A flat fee arrangement is best if the stations are not available to anyone but building residents; it’s important to remember that adding stations to the parking garage might require shuffling of parking spaces.

  2. Should your electric vehicle charging stations be available to building guests? Some buildings choose to make EV charging available to all building guests; others limit it to residents. That largely depends on the logistics and space available.

    Weinstein describes one building that installed its EV charging outside in a covered area, available to both guests and residents. Because the stations are outside the garage, no parking spaces had to be juggled in the garage. The outdoor set up provides extra revenue to the association; building guests can pay a fixed fee through the building’s valet station and residents pay a flat monthly fee.

    Simple logistics are driving a lot of the decisions around EV charging stations, Weinstein explains. He notes that AKAM manages a condo building with entirely surface lot parking and a large senior population. The Board is trying to figure out how they can install charging stations dispersed across the property in a way that is convenient to where residents already park their cars, rather than grouping a bunch of stations on just one part of the lot.

  3. Should residents be allowed to install charging access in their own parking spaces? Florida law says yes. The law also says the owner has to pay for all associated costs as of 2018. (Initially, the law was unclear on that point.) Weinstein explained that this can be a delicate issue to manage. Some boards are requiring the owner to pick up the costs to take the power from the garage to the parking spot and the Board shares the cost of getting additional power to the garage itself.

    But then how does the building recoup the extra power costs? Not everyone is using the charging amenity, and not everyone should have to pay for the power. It might require a submeter, with the associated costs of that installation passed on to the owner, to make sure that the use is billed accurately.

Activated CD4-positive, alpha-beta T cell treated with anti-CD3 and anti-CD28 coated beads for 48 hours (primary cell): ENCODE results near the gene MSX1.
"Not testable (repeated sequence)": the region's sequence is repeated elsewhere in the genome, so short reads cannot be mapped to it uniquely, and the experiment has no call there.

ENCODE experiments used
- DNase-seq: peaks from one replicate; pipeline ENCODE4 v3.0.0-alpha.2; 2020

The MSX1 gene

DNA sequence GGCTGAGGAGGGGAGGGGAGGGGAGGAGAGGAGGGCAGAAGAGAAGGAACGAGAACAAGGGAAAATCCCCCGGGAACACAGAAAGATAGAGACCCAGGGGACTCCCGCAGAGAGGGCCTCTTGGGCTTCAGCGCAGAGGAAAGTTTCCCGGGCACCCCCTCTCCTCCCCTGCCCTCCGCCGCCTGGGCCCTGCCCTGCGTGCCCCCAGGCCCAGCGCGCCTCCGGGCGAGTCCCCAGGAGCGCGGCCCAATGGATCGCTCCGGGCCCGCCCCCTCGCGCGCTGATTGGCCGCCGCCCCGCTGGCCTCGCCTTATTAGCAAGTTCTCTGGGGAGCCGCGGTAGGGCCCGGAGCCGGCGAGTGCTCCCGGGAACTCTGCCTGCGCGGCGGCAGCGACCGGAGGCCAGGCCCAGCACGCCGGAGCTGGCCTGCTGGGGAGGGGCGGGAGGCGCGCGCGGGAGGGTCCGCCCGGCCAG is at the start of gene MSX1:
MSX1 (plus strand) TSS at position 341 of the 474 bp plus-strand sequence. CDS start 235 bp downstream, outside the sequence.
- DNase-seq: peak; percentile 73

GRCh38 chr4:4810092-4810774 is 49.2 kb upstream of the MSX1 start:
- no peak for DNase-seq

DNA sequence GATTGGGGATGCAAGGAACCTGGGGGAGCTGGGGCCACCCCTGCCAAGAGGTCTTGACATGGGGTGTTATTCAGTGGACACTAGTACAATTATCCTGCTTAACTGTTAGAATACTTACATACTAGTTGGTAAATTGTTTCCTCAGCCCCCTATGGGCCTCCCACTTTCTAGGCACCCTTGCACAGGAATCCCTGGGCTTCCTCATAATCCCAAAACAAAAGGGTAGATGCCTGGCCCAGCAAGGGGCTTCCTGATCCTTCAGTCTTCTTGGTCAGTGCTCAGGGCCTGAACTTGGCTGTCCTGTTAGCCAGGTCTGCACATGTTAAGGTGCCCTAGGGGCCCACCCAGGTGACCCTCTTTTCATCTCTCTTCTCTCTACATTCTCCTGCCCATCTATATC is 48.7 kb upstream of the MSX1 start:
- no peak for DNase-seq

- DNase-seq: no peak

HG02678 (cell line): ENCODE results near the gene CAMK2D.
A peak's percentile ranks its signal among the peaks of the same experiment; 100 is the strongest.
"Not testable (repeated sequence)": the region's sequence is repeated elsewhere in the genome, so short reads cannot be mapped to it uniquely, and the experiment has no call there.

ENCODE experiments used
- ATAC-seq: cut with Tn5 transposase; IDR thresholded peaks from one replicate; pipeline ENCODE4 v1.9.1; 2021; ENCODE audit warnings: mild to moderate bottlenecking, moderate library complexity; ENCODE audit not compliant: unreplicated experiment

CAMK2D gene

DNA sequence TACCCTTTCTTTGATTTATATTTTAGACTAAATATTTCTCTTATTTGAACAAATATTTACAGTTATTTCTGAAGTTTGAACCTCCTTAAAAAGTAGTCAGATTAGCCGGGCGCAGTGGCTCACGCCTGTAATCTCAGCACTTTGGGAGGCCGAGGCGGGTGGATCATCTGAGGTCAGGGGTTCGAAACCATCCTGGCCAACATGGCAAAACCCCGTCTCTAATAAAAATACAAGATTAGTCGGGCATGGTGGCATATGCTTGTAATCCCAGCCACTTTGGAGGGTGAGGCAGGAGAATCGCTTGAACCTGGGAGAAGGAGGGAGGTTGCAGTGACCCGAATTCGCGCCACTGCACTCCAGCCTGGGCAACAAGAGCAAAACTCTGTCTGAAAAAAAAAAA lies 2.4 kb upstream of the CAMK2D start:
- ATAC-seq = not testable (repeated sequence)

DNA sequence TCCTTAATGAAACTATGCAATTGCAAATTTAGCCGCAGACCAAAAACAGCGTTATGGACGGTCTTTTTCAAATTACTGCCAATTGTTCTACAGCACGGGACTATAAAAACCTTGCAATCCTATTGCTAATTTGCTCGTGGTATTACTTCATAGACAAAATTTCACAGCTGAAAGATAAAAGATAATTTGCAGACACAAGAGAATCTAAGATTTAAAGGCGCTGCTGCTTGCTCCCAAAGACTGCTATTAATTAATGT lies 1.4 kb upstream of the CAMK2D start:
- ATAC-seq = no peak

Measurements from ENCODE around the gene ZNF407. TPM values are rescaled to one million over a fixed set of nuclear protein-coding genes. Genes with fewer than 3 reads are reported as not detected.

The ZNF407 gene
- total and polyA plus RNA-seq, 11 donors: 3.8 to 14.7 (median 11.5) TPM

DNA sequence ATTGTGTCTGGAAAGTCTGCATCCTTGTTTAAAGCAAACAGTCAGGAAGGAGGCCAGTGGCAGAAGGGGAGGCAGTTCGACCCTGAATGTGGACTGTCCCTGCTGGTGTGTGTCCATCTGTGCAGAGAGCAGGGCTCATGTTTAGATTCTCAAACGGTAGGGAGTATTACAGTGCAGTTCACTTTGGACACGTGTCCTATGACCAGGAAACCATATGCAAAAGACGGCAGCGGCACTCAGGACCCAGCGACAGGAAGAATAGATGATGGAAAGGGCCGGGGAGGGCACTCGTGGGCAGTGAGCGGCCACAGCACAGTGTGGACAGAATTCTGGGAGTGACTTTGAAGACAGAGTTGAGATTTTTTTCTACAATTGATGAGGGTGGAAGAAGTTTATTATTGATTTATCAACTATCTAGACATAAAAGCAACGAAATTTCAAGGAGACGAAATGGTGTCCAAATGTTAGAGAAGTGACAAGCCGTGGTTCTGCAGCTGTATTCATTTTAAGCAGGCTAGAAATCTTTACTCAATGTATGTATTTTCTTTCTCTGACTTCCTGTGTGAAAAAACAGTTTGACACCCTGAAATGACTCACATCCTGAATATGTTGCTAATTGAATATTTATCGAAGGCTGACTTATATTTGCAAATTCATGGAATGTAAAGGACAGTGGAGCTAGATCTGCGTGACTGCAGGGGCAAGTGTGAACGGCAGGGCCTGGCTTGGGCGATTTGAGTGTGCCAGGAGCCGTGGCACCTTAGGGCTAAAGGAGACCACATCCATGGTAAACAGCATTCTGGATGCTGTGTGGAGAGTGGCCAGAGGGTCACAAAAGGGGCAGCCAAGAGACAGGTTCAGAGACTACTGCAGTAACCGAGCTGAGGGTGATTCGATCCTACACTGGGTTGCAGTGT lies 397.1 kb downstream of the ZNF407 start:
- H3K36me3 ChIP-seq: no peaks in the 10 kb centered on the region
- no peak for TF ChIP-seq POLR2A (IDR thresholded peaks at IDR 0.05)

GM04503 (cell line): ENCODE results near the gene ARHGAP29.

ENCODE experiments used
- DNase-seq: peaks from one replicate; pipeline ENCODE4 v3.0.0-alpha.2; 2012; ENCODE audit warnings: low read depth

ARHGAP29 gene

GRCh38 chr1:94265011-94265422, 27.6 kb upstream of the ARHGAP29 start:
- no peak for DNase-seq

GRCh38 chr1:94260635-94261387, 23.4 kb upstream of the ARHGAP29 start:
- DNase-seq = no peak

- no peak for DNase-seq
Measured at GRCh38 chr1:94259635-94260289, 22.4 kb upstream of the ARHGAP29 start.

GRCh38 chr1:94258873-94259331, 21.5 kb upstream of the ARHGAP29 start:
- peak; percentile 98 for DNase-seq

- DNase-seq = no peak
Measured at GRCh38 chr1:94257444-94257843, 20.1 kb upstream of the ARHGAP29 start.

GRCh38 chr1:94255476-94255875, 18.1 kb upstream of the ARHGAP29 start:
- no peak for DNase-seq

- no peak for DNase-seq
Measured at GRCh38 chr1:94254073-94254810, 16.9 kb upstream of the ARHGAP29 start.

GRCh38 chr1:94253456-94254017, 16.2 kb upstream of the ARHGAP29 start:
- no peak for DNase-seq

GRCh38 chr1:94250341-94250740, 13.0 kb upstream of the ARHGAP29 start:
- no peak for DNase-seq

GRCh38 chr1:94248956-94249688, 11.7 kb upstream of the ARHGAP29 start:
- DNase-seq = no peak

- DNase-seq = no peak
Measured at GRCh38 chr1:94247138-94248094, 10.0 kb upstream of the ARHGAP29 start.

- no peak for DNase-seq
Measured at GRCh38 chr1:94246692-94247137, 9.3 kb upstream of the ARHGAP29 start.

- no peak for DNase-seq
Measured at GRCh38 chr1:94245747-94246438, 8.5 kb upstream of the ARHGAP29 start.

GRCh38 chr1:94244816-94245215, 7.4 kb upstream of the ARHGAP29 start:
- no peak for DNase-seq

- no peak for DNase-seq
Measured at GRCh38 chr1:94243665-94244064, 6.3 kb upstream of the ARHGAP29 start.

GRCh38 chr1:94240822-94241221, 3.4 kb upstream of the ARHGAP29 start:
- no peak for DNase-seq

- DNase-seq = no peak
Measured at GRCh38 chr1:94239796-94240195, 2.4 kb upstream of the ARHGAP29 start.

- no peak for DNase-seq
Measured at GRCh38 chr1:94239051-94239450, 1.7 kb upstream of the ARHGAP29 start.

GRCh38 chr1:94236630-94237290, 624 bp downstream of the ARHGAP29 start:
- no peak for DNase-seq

It’s important to note that the Florida statutes that allow for the charging access to be installed in personal parking spaces also require that the installation cannot cause “irreparable damage” to the property, and that the owner is responsible for any additional insurance costs, as well any repair or removal of the charging station. All installation must be done according to local building codes.

Are EV charging stations going to become an important amenity?

Weinstein believes EV charging stations are going to become more important as the sales of these vehicles continue to rise. “This is definitely a hot topic and a lot of our Boards are talking about it,” he says. “Down the road, it might widen the desirability gap for buildings, especially for older buildings that are already having a hard time competing on amenities.”

Electric vehicles are here to stay. Savvy Boards are looking to that future and planning to capitalize on that highly desired charging station amenity.

Capital projects, including installation of electric vehicle charging stations, require expertise and knowledge to execute successfully. To learn how a professional property management partner can help your condo Board manage any capital improvement project, contact AKAM today.